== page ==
Netflix's adaptation of Locke & Key plays the psychological card to scare viewers and keep them entertained.
It uses a few familiar cues - the creepy house in the middle of the countryside, whispering voices, an inquisitive kid - but manages to come up with something fresh.
The adaptation also steers clear of the gore associated with the graphic novel on which the show is based.
Locke & Key follows the Locke family, mum Nina (Darby Stanchfield) and the three kids, Bode (Jackson Robert Scott), Kinsey (Emilia Jones), and Tyler (Connor Jessup), as they come to terms with the death of their father Randall.
Nina decides the family requires a fresh start and she needs a new project so they move from Seattle to Randall's family home, called Keyhouse, outside a small town.
The home has been left untouched for many years and looks like something Norman Bates would live in (co-writer Carlton Cuse created the series Bates Motel).
The family tries to settle in and deal with the problems of moving towns as well as dealing with Randall's death.
They also quickly discover their family name has a long history in the area and with that comes so dark secrets.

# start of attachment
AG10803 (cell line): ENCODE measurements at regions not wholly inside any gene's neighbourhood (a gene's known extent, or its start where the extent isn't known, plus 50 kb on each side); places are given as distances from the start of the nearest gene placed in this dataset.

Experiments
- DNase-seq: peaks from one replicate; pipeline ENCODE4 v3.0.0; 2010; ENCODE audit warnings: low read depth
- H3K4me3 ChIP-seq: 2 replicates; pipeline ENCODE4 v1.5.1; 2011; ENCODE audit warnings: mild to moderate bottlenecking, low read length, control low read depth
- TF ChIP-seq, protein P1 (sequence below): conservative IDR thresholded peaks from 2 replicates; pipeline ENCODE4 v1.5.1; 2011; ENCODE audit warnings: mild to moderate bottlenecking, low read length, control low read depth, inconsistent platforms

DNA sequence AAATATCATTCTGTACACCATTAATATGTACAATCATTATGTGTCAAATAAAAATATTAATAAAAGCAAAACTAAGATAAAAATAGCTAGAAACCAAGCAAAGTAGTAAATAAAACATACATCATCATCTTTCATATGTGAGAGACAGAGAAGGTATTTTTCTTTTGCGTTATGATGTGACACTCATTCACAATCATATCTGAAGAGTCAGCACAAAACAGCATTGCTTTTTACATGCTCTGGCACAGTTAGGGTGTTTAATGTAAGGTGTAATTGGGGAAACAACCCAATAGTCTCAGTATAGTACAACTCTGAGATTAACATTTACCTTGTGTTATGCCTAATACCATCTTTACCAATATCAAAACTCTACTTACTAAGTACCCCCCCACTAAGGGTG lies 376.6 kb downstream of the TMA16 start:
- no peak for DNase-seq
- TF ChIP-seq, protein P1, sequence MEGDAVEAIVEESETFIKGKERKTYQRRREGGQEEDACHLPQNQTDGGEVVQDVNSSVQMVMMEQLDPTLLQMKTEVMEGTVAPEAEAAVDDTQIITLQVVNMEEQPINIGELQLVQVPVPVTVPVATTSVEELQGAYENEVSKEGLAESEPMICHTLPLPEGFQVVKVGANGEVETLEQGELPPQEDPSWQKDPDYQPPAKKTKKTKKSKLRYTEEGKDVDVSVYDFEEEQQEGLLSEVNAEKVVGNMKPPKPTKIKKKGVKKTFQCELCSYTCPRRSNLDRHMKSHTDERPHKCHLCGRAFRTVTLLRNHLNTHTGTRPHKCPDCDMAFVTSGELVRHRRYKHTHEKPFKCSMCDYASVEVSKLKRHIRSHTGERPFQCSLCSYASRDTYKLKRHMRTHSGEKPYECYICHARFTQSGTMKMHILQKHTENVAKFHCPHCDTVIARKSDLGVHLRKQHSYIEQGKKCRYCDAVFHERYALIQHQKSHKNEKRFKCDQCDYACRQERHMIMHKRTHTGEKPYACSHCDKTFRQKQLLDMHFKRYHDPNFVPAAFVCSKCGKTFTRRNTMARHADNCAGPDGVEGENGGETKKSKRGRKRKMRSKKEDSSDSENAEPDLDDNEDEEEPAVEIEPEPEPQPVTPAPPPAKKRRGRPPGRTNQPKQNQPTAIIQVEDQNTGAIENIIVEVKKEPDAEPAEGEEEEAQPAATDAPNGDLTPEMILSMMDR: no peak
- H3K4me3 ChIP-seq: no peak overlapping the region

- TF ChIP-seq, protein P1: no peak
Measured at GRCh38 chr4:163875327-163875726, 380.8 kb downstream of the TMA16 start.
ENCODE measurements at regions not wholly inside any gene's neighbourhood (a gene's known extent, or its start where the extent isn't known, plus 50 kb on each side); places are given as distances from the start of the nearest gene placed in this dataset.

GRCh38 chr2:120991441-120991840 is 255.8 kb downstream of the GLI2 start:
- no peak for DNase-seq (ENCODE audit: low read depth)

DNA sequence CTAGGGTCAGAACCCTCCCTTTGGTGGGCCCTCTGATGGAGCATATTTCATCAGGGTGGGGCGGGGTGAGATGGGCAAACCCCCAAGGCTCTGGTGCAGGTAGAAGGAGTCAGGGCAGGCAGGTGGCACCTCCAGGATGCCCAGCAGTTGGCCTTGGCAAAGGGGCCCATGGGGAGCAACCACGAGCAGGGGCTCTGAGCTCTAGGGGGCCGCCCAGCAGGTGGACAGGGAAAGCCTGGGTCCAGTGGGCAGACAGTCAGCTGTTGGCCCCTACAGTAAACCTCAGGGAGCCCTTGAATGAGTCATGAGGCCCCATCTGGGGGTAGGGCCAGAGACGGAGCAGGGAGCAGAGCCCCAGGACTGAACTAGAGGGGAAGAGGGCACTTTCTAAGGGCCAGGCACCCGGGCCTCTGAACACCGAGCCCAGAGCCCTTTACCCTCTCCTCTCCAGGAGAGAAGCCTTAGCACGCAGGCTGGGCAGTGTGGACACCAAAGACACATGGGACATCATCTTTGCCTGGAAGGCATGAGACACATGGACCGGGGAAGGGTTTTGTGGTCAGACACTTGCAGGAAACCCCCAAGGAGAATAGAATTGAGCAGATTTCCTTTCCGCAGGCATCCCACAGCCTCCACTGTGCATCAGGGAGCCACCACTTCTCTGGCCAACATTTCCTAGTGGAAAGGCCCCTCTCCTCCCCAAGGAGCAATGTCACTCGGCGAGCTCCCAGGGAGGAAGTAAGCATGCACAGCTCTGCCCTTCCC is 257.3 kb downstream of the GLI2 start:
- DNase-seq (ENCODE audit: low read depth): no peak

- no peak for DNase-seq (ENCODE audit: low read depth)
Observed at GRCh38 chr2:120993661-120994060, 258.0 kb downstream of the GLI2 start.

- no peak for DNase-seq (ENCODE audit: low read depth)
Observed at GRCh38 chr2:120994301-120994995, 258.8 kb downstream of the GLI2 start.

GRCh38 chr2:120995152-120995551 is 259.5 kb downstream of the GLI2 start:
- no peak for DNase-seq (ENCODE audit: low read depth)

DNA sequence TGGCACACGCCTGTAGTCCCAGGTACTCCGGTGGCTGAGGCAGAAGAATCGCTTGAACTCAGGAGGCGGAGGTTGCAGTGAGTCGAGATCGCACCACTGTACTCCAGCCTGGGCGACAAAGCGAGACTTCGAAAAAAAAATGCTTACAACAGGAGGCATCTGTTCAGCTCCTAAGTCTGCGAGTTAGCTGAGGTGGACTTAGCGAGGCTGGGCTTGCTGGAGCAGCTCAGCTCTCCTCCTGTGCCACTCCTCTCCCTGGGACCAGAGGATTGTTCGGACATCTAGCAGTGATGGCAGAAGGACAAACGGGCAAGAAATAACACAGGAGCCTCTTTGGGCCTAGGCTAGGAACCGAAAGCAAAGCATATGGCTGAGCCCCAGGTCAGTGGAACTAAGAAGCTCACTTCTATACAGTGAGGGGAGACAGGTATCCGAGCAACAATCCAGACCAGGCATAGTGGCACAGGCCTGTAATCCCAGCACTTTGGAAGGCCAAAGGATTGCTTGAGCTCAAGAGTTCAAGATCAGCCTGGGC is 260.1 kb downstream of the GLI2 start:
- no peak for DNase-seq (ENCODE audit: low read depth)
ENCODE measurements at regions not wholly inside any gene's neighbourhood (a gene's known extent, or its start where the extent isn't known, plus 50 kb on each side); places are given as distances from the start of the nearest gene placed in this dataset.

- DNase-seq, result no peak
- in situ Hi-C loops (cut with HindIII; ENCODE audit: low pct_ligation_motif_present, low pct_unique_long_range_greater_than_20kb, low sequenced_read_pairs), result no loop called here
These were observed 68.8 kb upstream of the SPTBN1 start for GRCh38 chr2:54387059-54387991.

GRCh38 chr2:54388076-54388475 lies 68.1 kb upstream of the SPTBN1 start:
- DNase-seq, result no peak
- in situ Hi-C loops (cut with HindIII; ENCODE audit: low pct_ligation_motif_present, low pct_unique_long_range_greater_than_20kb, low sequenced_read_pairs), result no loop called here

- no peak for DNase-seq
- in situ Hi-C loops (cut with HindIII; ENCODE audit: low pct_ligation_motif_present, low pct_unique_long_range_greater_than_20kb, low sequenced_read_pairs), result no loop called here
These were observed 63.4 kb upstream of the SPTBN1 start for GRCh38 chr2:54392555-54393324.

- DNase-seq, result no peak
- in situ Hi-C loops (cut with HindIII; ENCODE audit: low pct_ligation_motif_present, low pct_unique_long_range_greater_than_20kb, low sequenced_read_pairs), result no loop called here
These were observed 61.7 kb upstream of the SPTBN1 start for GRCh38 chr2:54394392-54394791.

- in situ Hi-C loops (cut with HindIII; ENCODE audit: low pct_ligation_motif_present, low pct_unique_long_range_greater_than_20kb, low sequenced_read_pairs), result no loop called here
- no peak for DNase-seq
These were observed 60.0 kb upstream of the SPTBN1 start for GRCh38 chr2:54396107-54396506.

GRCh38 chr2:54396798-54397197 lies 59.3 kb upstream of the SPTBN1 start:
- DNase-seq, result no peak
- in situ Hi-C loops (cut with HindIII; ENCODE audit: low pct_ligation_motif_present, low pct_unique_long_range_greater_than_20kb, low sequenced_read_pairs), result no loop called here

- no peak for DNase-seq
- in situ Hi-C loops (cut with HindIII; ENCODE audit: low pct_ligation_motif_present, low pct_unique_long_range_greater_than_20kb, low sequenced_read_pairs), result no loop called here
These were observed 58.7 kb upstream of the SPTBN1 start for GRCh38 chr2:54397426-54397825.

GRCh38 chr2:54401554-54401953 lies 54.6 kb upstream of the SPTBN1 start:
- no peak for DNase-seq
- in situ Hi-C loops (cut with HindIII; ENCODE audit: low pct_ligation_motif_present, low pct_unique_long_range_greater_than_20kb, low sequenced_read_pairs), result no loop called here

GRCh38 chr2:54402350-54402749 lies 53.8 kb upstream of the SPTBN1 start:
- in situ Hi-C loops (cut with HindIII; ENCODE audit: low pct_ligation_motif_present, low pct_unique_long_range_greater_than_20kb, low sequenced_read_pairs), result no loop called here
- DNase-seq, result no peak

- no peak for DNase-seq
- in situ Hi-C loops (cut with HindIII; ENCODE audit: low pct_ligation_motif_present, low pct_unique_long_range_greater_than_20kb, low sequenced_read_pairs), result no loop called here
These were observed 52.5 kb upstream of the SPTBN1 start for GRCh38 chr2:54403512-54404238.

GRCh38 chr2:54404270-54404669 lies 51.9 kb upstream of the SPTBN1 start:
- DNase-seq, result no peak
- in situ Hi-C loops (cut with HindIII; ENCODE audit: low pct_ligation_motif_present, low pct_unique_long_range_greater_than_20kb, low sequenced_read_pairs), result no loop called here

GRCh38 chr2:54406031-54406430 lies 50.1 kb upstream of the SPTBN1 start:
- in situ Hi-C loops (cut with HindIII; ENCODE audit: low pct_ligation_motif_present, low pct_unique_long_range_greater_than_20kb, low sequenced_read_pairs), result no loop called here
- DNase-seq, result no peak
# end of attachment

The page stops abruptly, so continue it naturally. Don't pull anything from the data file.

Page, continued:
Magical keys are hidden around the house and Bode (the youngest of the siblings) is the first to discover their potential and their dangers.
Bode's exploring of the house has echoes of Danny in The Shining and it is the unknown that is used to play on the viewer's mind.
The spooky atmosphere also reminded me of the early Stranger Things episodes that played on the mind rather than the eye.
This isn't a scare a minute show though. There are light and funny moments and the mystery is the key part of the storyline. Bode's use of a GI Joe toy is a great foil.
I don't know how close this adaptation is to the original novel but I still enjoyed it without any knowledge of it.
Locke & Key is definitely one to add to the watchlist and worthy of a binge session.
By GAVIN STONE